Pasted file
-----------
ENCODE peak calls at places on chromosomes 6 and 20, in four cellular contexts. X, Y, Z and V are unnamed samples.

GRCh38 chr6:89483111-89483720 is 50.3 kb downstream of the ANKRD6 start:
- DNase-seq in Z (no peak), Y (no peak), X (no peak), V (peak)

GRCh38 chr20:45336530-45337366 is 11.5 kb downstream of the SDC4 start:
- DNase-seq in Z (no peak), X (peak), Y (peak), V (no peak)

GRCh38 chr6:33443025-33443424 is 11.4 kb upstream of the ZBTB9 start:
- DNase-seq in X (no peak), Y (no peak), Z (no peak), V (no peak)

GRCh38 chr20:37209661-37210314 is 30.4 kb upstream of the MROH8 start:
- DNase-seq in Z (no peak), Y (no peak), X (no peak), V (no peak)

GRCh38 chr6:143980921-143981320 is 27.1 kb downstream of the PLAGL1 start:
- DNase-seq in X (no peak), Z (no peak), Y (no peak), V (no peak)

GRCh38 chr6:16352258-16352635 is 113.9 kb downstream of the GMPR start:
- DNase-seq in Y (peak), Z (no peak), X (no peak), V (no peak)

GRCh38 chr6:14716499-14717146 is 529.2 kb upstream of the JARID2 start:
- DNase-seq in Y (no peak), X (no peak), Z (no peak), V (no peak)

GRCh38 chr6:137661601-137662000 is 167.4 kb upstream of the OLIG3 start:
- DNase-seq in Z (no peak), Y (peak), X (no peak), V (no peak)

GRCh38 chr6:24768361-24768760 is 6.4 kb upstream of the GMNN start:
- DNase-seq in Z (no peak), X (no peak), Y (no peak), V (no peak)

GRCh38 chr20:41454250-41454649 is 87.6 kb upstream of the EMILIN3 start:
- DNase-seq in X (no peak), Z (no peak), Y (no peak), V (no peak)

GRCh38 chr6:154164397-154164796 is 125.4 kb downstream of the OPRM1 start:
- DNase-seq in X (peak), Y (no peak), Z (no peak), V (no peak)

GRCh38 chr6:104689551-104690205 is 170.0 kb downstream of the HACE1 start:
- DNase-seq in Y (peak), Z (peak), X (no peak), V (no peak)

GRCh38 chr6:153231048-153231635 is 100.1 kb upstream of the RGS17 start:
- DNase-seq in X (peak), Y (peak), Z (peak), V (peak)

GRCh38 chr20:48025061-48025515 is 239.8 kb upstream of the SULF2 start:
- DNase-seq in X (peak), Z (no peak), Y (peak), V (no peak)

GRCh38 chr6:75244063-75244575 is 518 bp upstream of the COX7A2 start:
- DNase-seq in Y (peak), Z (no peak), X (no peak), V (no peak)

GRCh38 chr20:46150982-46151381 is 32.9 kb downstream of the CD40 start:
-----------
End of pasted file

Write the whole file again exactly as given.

ENCODE peak calls at places on chromosomes 6 and 20, in four cellular contexts. X, Y, Z and V are unnamed samples.

GRCh38 chr6:89483111-89483720 is 50.3 kb downstream of the ANKRD6 start:
- DNase-seq in Z (no peak), Y (no peak), X (no peak), V (peak)

GRCh38 chr20:45336530-45337366 is 11.5 kb downstream of the SDC4 start:
- DNase-seq in Z (no peak), X (peak), Y (peak), V (no peak)

GRCh38 chr6:33443025-33443424 is 11.4 kb upstream of the ZBTB9 start:
- DNase-seq in X (no peak), Y (no peak), Z (no peak), V (no peak)

GRCh38 chr20:37209661-37210314 is 30.4 kb upstream of the MROH8 start:
- DNase-seq in Z (no peak), Y (no peak), X (no peak), V (no peak)

GRCh38 chr6:143980921-143981320 is 27.1 kb downstream of the PLAGL1 start:
- DNase-seq in X (no peak), Z (no peak), Y (no peak), V (no peak)

GRCh38 chr6:16352258-16352635 is 113.9 kb downstream of the GMPR start:
- DNase-seq in Y (peak), Z (no peak), X (no peak), V (no peak)

GRCh38 chr6:14716499-14717146 is 529.2 kb upstream of the JARID2 start:
- DNase-seq in Y (no peak), X (no peak), Z (no peak), V (no peak)

GRCh38 chr6:137661601-137662000 is 167.4 kb upstream of the OLIG3 start:
- DNase-seq in Z (no peak), Y (peak), X (no peak), V (no peak)

GRCh38 chr6:24768361-24768760 is 6.4 kb upstream of the GMNN start:
- DNase-seq in Z (no peak), X (no peak), Y (no peak), V (no peak)

GRCh38 chr20:41454250-41454649 is 87.6 kb upstream of the EMILIN3 start:
- DNase-seq in X (no peak), Z (no peak), Y (no peak), V (no peak)

GRCh38 chr6:154164397-154164796 is 125.4 kb downstream of the OPRM1 start:
- DNase-seq in X (peak), Y (no peak), Z (no peak), V (no peak)

GRCh38 chr6:104689551-104690205 is 170.0 kb downstream of the HACE1 start:
- DNase-seq in Y (peak), Z (peak), X (no peak), V (no peak)

GRCh38 chr6:153231048-153231635 is 100.1 kb upstream of the RGS17 start:
- DNase-seq in X (peak), Y (peak), Z (peak), V (peak)

GRCh38 chr20:48025061-48025515 is 239.8 kb upstream of the SULF2 start:
- DNase-seq in X (peak), Z (no peak), Y (peak), V (no peak)

GRCh38 chr6:75244063-75244575 is 518 bp upstream of the COX7A2 start:
- DNase-seq in Y (peak), Z (no peak), X (no peak), V (no peak)

GRCh38 chr20:46150982-46151381 is 32.9 kb downstream of the CD40 start: